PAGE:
The more you get, the sooner you get it, the better off you are.” I felt my forehead scrunch in that familiar expression of confusion as those words rolled off my real estate instructor’s lips. “Come again?” I raised my hand. He then held up two bills: one a twenty dollar bill, and the other a ten. “Which one do you want”, he tempted? “The twenty”, I bit. “Let me ask it again”, he continued. “You can have the ten now, or the twenty in ten years. Now which one do you want?” You could almost see the bright cartoon ‘light bulb’ appear above my head. “That’s the ‘Time Value’ of money” he said, nailing down his point.
Today that issue strikes at the heart of how some HOA’s still depend on liening a property to collect past dues – when all the dynamics upon which that once-successful formula worked have changed. Properties aren’t selling, delinquencies are increasing, and costs to cure are rising. We’re now wedged between a rock and a hard place where buyers are insecure about the market, and lenders require the ability to leap tall buildings in a single bound prior to granting a loan. And it’s getting worse. For example, Fannie Mae and Freddie Mac Federal Lending Guidelines now require Condominium HOA’s to have no more than 15% of their properties 30 days or more delinquent on dues, in order for any property in that project to qualify for a loan. Do you see the vicious cycle? The more delinquencies rack-up, the less likely you’ll see your liens settle any time soon. Meanwhile properties are getting older and in need of more repairs. This is no time to not have time on your side.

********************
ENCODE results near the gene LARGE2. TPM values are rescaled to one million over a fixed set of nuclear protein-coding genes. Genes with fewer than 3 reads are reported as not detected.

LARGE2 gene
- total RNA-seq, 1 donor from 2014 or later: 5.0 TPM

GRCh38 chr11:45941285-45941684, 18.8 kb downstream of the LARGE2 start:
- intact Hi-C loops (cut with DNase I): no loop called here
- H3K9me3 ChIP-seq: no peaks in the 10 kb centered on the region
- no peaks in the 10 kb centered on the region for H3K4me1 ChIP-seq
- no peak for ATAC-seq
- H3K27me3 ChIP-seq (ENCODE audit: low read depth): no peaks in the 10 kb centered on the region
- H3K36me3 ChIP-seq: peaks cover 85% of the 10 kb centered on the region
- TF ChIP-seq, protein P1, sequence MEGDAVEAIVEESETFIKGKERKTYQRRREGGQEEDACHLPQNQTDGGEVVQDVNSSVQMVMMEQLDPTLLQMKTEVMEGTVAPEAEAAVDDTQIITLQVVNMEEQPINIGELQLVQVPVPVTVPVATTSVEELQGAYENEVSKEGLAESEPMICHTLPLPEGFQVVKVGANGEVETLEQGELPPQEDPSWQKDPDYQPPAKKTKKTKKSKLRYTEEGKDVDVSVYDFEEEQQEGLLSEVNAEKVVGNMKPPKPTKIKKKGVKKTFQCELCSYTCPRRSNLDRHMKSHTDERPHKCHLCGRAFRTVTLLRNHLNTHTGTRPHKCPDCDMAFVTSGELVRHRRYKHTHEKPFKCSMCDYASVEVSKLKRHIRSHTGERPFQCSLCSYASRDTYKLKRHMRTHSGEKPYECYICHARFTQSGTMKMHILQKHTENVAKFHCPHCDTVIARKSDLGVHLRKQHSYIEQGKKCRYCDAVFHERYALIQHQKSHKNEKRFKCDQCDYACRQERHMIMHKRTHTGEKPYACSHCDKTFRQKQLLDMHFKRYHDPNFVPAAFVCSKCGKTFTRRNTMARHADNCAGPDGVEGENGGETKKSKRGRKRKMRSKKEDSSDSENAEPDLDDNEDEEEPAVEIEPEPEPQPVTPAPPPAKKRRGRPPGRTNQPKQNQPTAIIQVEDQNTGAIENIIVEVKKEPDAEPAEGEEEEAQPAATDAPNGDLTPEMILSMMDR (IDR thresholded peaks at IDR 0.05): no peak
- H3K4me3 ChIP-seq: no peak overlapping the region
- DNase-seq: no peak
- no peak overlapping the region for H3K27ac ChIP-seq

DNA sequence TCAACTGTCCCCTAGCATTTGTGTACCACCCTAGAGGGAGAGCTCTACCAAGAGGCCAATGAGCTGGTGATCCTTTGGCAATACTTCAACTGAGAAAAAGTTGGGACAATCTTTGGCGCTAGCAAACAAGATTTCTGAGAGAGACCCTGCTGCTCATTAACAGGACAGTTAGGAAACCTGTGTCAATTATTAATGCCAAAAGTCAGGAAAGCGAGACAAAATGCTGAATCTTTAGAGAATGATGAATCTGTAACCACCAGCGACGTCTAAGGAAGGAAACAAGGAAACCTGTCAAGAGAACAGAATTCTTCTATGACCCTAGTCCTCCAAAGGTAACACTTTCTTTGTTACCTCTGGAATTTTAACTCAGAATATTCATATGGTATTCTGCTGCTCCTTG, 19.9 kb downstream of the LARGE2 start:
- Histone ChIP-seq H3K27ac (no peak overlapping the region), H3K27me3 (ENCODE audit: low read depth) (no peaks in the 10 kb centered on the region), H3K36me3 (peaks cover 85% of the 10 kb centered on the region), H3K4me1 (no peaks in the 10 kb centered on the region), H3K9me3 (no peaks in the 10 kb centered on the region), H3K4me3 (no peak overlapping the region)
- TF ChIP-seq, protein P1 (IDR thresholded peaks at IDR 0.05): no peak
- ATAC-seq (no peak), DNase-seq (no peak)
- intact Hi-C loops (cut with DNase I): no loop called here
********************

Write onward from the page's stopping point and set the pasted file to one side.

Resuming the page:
Another downside often missed is that delinquent homeowners don’t care if their old property has a lien against it, because that only reflects poorly on the property – not them. What leverage do you have to get a delinquent homeowner to pay you if there’s no consequence to them? It’s far easier and less expensive to take simple steps to pursue the debtor, and it’s far more effective as well… but more on that in a moment.